Now that tax season is here, I’ve asked David Bergstein, professional tax analyst and CPA, to offer iwillteachyoutoberich readers customized tax advice. Don’t worry if this advice doesn’t apply to you — if you have a specific question, you can get it answered below, for free, by David..
One of the first things to understand is that not all tax breaks are created equal. For example, there are tax credits and deductions. Credits are a dollar-for-dollar reduction in your tax bill. Deductions, on the other hand, reduce your taxable income. Say you are in the 25-percent tax bracket. A $500 deduction reduces your tax bill by $125, while a $500 credit lowers your tax bill by the full $500. If ever forced to choose, go for the credit.
So what credits and deductions do you need to know about? Well, that depends on your specific circumstances, but following are a few that apply to many individuals, particularly younger taxpayers.
It’s important to note that the tax code is now more than 70,000 pages and includes not only what is taxed, but also the tax breaks. So, to really hone in on the tax breaks best for you, your best bet is to get some help. Tax software, such as CCH CompleteTax, that walks you through the tax prep process can be an incredible time saver because it asks you questions specifically designed to identify tax breaks for which you may be eligible.
That said, here are a few credits and deductions you should be thinking about as you prepare your 2008 tax returns.
Credits of Note
Two special tax credits worth noting for 2008 are the recovery rebate and first-time homebuyer credits.
- You may be able to claim the recovery rebate credit if you did not receive a full economic stimulus payment last year. For example, say you made too much money in 2007 to get the full stimulus payment, but were laid off in 2008. Your 2008 reduced income may make you eligible for the recovery rebate.
- If you bought your first home in 2008, after April 9th, you may be eligible for a first-time homebuyer credit of up to $7,500, which must be repaid after 36 months in the home. The economic stimulus package enhances this credit for 2009, increasing the credit amount to $8,000 for taxpayers buying their first home in 2009 and removing the payback requirement, so long as you stay in the home for at least 36 months. Also, a bit confusing, but if you buy your first home in 2009 before July 9, 2009, and before you file your tax return, you can take the first-time homebuyer credit on your 2008 tax return. For both years, the credit begins to phase out for taxpayers with adjusted gross income above $75,000 ($150,000 for joint filers).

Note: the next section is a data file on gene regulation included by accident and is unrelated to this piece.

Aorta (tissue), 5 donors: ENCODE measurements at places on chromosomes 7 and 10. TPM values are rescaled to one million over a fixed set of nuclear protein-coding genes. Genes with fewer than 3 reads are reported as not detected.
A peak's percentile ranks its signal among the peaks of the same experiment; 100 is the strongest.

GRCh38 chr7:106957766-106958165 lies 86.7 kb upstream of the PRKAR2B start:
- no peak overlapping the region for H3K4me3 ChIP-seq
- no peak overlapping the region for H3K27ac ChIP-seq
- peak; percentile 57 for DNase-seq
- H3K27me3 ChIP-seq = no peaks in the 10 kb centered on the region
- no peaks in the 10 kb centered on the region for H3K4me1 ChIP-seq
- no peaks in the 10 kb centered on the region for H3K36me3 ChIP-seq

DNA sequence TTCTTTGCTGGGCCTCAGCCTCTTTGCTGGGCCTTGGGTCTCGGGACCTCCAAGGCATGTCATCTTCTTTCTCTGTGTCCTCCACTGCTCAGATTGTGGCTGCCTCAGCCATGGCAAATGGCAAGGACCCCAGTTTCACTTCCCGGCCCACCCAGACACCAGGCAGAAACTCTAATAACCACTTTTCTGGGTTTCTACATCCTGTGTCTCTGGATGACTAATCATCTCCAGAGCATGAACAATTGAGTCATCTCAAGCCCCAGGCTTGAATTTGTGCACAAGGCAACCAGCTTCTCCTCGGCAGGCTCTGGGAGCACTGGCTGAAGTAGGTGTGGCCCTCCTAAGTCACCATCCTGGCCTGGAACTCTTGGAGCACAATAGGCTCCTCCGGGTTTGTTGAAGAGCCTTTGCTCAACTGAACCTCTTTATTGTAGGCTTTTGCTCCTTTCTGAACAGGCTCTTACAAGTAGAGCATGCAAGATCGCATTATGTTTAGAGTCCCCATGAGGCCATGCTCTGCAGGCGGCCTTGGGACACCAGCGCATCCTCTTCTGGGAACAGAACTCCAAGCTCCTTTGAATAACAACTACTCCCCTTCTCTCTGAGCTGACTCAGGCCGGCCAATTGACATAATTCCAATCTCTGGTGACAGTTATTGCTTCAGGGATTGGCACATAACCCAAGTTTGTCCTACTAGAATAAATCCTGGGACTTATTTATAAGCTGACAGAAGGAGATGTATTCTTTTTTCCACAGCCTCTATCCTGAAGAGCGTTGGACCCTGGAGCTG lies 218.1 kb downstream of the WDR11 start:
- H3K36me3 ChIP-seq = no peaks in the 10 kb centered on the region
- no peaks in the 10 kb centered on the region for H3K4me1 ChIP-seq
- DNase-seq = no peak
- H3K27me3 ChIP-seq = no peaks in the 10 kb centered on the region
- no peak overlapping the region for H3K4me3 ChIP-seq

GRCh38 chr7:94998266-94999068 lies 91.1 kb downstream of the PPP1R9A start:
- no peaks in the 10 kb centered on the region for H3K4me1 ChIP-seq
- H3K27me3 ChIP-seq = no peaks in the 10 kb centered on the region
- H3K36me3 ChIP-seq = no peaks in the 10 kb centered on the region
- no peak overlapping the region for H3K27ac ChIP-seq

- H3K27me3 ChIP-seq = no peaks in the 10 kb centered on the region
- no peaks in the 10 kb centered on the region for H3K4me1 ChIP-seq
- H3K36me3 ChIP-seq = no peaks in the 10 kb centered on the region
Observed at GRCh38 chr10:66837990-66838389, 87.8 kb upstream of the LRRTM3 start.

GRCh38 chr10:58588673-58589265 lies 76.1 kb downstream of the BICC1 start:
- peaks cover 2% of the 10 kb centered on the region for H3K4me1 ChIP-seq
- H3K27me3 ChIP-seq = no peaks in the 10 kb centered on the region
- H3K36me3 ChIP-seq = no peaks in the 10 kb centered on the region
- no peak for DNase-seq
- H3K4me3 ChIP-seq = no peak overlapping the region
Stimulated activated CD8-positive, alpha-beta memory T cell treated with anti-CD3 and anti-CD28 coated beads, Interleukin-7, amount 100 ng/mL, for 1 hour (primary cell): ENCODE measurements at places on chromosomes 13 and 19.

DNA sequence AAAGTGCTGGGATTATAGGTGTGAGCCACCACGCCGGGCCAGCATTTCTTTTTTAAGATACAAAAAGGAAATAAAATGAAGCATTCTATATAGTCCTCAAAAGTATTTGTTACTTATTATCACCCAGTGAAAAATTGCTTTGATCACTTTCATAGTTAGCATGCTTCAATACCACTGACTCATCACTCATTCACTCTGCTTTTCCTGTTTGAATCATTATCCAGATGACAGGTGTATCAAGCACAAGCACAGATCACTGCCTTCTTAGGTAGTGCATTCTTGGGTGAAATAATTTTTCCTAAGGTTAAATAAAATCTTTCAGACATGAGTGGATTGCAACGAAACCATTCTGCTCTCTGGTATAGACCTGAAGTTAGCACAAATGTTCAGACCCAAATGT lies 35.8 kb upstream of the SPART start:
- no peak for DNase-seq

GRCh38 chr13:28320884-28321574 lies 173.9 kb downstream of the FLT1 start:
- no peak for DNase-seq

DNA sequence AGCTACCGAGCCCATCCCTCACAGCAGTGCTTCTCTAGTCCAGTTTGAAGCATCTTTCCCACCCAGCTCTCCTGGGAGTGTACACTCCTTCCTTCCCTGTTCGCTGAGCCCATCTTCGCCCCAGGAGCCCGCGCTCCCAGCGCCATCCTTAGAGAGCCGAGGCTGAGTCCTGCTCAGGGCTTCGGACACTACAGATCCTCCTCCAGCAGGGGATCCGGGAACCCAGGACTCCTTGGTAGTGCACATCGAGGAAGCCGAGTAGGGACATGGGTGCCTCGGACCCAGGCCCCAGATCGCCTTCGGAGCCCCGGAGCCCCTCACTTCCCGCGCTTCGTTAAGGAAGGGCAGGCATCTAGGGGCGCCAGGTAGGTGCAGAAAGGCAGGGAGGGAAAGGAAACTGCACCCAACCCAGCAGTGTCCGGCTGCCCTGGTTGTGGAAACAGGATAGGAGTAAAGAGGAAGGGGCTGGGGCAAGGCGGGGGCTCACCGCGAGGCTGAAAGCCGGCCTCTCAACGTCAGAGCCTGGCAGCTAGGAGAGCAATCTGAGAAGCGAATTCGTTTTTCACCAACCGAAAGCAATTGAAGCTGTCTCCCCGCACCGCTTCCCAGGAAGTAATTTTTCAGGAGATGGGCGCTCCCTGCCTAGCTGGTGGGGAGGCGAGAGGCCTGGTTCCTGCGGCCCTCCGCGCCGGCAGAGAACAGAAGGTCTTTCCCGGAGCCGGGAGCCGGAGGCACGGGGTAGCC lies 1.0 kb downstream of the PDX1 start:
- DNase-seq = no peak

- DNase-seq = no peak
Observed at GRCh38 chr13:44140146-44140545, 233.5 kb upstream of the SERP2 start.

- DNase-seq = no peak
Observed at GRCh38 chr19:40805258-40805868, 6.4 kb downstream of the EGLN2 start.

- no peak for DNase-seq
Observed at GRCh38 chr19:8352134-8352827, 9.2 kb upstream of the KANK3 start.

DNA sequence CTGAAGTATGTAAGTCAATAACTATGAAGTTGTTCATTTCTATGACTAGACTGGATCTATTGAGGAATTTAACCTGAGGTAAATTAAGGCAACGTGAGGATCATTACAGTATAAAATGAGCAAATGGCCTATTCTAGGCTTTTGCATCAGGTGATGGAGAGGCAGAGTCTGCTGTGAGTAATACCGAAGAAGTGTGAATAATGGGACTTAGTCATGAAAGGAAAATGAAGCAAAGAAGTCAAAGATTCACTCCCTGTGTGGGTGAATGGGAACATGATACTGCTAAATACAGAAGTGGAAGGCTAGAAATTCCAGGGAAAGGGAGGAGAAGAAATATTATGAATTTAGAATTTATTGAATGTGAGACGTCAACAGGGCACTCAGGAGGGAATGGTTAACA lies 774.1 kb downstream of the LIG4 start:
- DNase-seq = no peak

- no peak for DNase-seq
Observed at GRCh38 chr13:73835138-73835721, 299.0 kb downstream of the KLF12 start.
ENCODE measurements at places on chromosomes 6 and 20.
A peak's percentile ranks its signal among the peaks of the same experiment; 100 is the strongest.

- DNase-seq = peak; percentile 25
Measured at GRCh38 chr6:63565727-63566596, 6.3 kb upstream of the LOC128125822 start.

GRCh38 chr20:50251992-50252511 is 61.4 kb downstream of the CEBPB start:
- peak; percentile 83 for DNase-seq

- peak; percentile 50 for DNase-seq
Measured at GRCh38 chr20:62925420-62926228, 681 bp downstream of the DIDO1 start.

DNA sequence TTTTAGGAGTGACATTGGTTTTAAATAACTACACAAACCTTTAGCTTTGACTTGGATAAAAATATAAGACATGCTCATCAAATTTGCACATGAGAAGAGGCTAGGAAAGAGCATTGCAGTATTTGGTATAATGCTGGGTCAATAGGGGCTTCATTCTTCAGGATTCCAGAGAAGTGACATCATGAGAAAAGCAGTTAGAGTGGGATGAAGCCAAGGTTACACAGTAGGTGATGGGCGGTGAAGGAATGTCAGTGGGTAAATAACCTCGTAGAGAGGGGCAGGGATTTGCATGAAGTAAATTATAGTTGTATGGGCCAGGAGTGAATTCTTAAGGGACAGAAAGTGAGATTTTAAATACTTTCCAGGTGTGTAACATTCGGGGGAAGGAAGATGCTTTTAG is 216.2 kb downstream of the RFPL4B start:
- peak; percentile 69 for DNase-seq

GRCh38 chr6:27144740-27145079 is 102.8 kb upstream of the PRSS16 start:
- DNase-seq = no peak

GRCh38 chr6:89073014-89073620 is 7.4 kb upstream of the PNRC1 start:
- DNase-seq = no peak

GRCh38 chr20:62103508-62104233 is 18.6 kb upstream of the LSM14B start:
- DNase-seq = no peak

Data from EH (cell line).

Other credits important to know about, particularly for younger taxpayers, include credits for post-secondary education expenses. These include the Hope Credit offering up to a $1,800 credit and the Lifetime Learning Credit offering up to a $2,000 for 2008. Both have specific restrictions, including income eligibility, and, if you take one, you can’t take the other. Looking forward to 2009, the economic stimulus package renames the Hope Credit the American Opportunity Tax Credit and temporarily increases the credit to $2,500.
Deductions You Want to Consider
Even though credits save you more than deductions, you still want to take deductions when you can.
Two common deductions that have special twists for 2008 are the standard deduction and the standard mileage deduction.
- The 2008 standard deduction ($10,900 for joint filers and $5,450 for single filers) adds a temporary property tax deduction, which allows taxpayers who do not itemize deductions a limited deduction for state and local real property taxes. Taking this deduction can increase a single filer’s standard deduction by $500 ($1,000 for joint filers).
- The standard mileage rate also has a twist for 2008 thanks to a mid-year rate change. For the first part of the year, the deduction was 50.5 cents per mile for business and 19 cents for medical and moving travel; and for the last half of 2008, the deduction was 58.5 cents for business and 27 cents for medical and moving travel.
Also worth noting, if you moved to take a new job, the cost of your moving may be deductible. If you were one of the unlucky ones and lost your job, the cost of your job search may be deductible.
In addition to the education credits mentioned above, there also are post-secondary education deductions. These include a higher education tuition deduction for up to $4,000 in qualifying expenses and a student loan interest deduction of up to $2,500 base on interest paid on the loan.
Finally, exemptions are another area of tax breaks to know about. There is a personal exemption of up to $3,500 available to most taxpayers. If you’re lucky enough to work for an employer that offers Qualified Transportation Fringe Benefits, you also don’t have to pay income taxes on these benefits. Additionally, if you are in the military, any pay you received while serving in a combat zone in 2008 is exempt from income tax.
Taking Action & Getting Help
As I mentioned, the above are just a handful of the many tax breaks that may apply to your circumstances. This is not tax advice – your taxes could be complicated. If you just want to have CCH CompleteTax help figure it out for you, you can go to www.CompleteTax.com.
About the Author: David Bergstein, CPA, is a tax analyst for CCH CompleteTax.
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